Now at the same time I happened to find an ad on Craigslist there said medical marijuana doctor needed. So that definitely peeked my curiosity and I started looking into the field. I didn’t even know that it existed. Then what I started doing was I started going through the research on marijuana. I was looking at the studies that were out there, what they said and at some point I was compelled enough where I was like okay I think there’s something to this. It has a lot of potential for pain management and as it stands in medicine we don’t have a good option for long term pain management. So any good doctor needs a lot of clinical experience and there was no formal training experience in medical marijuana. There still isn’t. So what I decided to do was work at a medical marijuana clinic, and that’s where the journey started and here I am today.

Matthew: Wow. That’s an interesting path. What’s your day to day practice like today?

Rachna: So day to day mainly I just practice in the area of medical marijuana and I treat a wide variety of conditions mainly chronic pain, anxiety and insomnia.

Matthew: Okay. You saw the Craigslist ad and that was just kind of something that sparked your interest, and then what further from there when you said hey I’m looking for alternatives to some of the maybe more hash alternatives in terms of medications out there.

Rachna: It’s not that I was looking for an alternative, but as I started to do the research on marijuana I learned that it has a lot of potential to be a great alternative. So I was reading about how there was a study done by Dr. Donald Abrams on how using marijuana helps to reduce the use of opioid medications. I saw how it helps patients with multiple sclerosis, patients with arthritis and whatnot. These are all preliminary studies that I read about but they definitely peaked my interest. It was a stark contrast to what I was seeing in the emergency room with opioids.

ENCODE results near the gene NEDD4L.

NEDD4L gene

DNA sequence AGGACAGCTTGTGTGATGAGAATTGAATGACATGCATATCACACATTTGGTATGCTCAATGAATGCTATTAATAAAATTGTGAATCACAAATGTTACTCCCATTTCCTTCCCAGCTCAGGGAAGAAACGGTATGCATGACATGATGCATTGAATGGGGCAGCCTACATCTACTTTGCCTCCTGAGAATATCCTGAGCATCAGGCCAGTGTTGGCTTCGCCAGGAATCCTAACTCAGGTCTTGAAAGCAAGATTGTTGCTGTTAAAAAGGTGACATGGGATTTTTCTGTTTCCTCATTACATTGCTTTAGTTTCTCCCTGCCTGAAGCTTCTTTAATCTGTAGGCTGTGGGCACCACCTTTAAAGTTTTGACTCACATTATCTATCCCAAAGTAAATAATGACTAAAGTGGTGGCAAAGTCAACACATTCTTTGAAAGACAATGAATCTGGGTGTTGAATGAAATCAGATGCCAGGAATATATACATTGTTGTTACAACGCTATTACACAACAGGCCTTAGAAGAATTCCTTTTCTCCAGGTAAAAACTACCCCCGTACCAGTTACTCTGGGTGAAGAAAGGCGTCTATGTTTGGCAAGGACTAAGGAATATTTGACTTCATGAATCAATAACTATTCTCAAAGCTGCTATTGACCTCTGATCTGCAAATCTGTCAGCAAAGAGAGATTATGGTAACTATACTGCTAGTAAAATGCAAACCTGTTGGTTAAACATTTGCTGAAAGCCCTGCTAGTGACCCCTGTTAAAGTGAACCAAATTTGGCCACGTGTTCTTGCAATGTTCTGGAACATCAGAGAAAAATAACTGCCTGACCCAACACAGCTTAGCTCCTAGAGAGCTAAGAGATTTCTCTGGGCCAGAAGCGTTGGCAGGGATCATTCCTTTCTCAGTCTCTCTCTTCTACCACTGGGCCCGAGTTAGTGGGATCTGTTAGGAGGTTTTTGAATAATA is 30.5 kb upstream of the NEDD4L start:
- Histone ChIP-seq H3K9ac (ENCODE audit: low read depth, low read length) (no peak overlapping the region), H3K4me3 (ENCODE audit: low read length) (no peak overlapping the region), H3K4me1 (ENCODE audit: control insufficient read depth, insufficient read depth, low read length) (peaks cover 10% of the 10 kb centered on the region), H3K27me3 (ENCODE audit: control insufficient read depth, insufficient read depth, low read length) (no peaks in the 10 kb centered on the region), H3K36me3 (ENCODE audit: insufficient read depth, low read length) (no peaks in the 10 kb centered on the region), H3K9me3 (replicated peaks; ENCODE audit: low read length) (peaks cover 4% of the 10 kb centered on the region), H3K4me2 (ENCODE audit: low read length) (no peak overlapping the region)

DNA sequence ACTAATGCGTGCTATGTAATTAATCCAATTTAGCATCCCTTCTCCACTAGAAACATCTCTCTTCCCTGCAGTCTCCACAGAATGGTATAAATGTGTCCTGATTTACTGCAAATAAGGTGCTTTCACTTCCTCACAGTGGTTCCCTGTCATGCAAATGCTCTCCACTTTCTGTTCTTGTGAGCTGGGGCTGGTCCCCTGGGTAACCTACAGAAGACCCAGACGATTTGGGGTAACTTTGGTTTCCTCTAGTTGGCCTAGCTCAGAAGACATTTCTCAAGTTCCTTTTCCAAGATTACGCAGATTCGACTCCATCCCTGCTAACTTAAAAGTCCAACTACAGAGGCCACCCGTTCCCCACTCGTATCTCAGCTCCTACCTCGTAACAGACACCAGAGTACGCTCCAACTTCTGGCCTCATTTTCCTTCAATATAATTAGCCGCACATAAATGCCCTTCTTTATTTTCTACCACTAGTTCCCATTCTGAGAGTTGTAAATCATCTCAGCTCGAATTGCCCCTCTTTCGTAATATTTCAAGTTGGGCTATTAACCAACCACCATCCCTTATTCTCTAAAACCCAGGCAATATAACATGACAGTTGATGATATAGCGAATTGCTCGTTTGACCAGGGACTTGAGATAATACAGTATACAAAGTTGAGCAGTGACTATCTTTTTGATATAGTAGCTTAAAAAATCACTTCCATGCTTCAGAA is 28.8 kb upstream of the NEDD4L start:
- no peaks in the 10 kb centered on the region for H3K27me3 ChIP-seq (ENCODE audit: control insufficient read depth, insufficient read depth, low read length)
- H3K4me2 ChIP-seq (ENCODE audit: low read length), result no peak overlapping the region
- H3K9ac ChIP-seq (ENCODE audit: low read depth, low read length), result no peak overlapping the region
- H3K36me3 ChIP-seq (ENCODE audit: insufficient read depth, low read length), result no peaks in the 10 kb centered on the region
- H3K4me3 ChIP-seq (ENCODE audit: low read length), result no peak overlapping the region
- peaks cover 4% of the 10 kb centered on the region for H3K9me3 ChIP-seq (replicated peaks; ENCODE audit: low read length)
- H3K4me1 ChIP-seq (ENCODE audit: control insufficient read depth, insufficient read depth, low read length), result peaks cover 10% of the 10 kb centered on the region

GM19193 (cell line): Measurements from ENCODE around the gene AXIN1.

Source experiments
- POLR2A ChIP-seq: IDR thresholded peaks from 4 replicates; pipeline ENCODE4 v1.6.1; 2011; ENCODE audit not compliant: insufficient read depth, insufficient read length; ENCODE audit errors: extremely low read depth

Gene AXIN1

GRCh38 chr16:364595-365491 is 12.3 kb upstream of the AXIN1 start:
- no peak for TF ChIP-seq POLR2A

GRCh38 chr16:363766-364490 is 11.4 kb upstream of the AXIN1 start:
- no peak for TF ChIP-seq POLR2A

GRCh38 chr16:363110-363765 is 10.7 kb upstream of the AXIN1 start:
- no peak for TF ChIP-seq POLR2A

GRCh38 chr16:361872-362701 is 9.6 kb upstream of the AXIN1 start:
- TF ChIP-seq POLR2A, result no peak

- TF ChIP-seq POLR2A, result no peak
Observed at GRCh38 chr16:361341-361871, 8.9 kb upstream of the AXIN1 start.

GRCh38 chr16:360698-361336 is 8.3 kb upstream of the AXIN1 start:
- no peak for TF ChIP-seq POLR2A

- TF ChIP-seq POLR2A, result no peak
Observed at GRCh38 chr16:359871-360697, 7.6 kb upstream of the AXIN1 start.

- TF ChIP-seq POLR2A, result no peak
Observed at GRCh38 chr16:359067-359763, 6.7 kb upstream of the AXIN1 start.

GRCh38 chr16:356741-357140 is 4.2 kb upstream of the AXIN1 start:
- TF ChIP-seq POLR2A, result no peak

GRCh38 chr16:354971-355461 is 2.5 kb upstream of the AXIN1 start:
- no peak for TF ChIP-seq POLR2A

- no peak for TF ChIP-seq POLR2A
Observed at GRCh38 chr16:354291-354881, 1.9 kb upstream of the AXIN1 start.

Matthew: So most patients that come to your practice are they looking for alternatives or what’s they’re primary motive for coming to see you? They’re saying hey I want to try some botanical solution with cannabis or just like the fact that you’re open to it or how does that work exactly?

Rachna: Typical scenario is that I have patients that have spun their wheels with conventional medicine and they’ve tried, when we talk specifically about pain management, they’ve tried the opioids. A lot of times patients are then moved on to antidepressants and then they’re moved on to medications that are typically used for seizures. Then they get injections with cortisone which is a steroid. Then they try alternative options like acupuncture or massage or chiropractics and nothing is really working for them. So mainly what they tell me is Dr. Patel I’m here because I’ve spun my wheels, I don’t know what else to do and I’m going to just try this as a last resort.

Matthew: Okay. If you were to rank the top conditions or symptoms you recommend cannabis for, what are the top two or three you would mention?

Rachna: So the top three, like I said, chronic pain, insomnia and anxiety.

Matthew: Chronic pain, insomnia and anxiety. Now this is kind of anecdotal and subjective, but why do you think most people are experiencing anxiety now and do you feel like it’s at a higher level than points in the past?